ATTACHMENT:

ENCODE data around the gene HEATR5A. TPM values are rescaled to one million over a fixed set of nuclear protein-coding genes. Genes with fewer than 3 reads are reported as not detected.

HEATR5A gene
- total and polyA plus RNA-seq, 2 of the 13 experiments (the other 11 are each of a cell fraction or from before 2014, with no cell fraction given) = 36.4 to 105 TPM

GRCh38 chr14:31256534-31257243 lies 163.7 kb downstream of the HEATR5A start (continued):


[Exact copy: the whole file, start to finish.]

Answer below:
ENCODE data around the gene HEATR5A. TPM values are rescaled to one million over a fixed set of nuclear protein-coding genes. Genes with fewer than 3 reads are reported as not detected.

HEATR5A gene
- total and polyA plus RNA-seq, 2 of the 13 experiments (the other 11 are each of a cell fraction or from before 2014, with no cell fraction given) = 36.4 to 105 TPM

GRCh38 chr14:31256534-31257243 lies 163.7 kb downstream of the HEATR5A start (continued):